“Yep, Southern Hemisphere Mozambique in November will qualify as ‘Sub-Alpine’ in both altitude and climate!
“As I’ve mentioned elsewhere, I will be hunting the Zambezi Delta region four times in the next 1 1/2 years. So, my pack needs to also be very durable when used as a carry-on for overseas flights, shoved into the cargo holds of charter flights and worn under blistering hot and humid conditions through ‘bush’ and swamps.
“However, I also chose this pack with upcoming North American and European trips in mind as well. Whether on horseback hunts after Elk and Mule Deer in Wyoming or ‘stalking’ Chamois and Mouflon in France, I wanted this to become my go-to day pack for hunting.”
I hope you guys enjoy this review half as much as I do the SITKA 2700. I’m looking forward to giving an ‘in-the-field’ review once Frances and I get to Mozambique.
My Safari in Mozambique this November is drawing near. Though South Africa will likely remain closed – blocking our airline trip through Johannesburg to Beira – Frances and I can use either Qatar or Ethiopian Airlines to get around SA. With those options in mind, we continue our trip preparation. Take a look at my most recent review on TheTruthAboutGuns to see some of the cool Trader Keith products we will be using in Coutada 11!
This ‘hunting’ story or more accurately, ‘preparation for hunting’ story, was very enjoyable to write. It allowed me to dream of using my late-Dad’s custom built rifle to take a Cape Buffalo. It is yet to be seen whether that dream will become a reality, but I’m going to give it a go this November. Hope you enjoy this article as much as I did putting it together. You can check it out here.
I have been really fortunate to get to see, and work with, wonderful firearms turned out by some of the best manufacturers in North America and Europe. The rifle featured in my review that appeared yesterday is no exception. H-S Precision is known for creating the highest-quality, best-performing parts for firearms. They also are lauded for putting together some of the finest custom-built, long-range rifles in the industry. I would encourage you to take a look at my review to see their newest addition to their line of hunting rifles.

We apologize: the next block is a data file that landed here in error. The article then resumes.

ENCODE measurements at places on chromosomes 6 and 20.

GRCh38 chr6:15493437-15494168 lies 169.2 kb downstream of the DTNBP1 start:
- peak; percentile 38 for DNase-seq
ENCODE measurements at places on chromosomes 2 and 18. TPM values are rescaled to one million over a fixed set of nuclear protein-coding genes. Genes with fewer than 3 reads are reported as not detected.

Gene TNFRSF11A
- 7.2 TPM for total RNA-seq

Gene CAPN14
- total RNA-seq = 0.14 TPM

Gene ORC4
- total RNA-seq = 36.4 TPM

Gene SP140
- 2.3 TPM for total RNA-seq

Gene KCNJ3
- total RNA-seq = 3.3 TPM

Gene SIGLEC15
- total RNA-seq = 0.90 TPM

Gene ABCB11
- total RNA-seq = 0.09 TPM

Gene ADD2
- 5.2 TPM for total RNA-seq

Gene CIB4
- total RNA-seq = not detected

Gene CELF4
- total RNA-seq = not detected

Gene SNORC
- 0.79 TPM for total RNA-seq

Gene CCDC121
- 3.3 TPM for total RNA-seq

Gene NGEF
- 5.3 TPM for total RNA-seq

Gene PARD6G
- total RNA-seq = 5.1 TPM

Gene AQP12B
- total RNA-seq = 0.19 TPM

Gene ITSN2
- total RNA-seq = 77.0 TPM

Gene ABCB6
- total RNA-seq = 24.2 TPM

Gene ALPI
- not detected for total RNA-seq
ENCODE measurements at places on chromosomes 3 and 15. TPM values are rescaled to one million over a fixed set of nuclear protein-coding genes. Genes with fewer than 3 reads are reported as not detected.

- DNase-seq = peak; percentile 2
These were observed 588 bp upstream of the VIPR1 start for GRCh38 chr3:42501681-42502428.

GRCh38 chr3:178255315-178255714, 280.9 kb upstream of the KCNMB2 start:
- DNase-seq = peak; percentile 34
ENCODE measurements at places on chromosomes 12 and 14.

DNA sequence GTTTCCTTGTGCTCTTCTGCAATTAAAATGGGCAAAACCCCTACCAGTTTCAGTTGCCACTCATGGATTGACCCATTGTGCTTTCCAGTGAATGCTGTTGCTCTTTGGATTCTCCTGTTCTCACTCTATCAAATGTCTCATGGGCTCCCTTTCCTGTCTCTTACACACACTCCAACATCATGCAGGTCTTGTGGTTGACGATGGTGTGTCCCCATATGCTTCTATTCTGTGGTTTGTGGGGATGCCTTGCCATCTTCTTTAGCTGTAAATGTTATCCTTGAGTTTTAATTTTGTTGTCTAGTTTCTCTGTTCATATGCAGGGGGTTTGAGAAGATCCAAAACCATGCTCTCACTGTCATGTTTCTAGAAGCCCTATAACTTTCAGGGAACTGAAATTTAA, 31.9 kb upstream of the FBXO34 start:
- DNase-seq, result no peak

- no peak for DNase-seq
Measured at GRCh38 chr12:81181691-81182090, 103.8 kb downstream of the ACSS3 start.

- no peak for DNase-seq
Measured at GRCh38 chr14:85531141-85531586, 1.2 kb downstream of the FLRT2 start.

O.K. so that may seem a bit hyperbolic for those who know that without my hearing aids I’m, well, pretty deaf. So, why do I love Electronic Shooters Protection’s STEALTH ear plugs? Read here to find out.
Seriously, I am NOT blowing smoke up anyone’s skirt. These guys know how to provide hearing protection and hearing enhancement while you’re on the range or while hunting.
“As usual, I was anxiously waiting for my SKB double-rifle guncase to appear after my flight from Johannesburg into Atlanta’s Hartsfield International Airport. I breathed a sigh of relief as the agent brought it into the check-in room on the other side of the glass partition.
“If my brother had not grabbed my arm, I would have been pounding on the glass a few seconds later. Instead of placing the guncase onto the empty spaces on the shelf, or setting it down on the floor, she raised it up to chest height and dropped the case onto the concrete. I guess she was making it crystal clear that she was anti-hunting…
“That episode made me start wondering if there was another option available that might act to camouflage my firearms a bit better than my beloved SKB carrier…”
The article from my time at the Dorchester Shooting Preserve appeared on the TruthAboutGuns.com. You guys should check out Dorchester if you like to hunt quail and pheasant, or if you would prefer to just relax and shoot on their rifle, pistol and/or sporting clays courses! You can check out my article here.
My latest book review, this one on Taylor’s African Rifles and Cartridges, just appeared. This is a text I return to over-and-over-again when researching rifles and cartridges for hunting in Africa, and elsewhere. I hope you too love this classic Africana!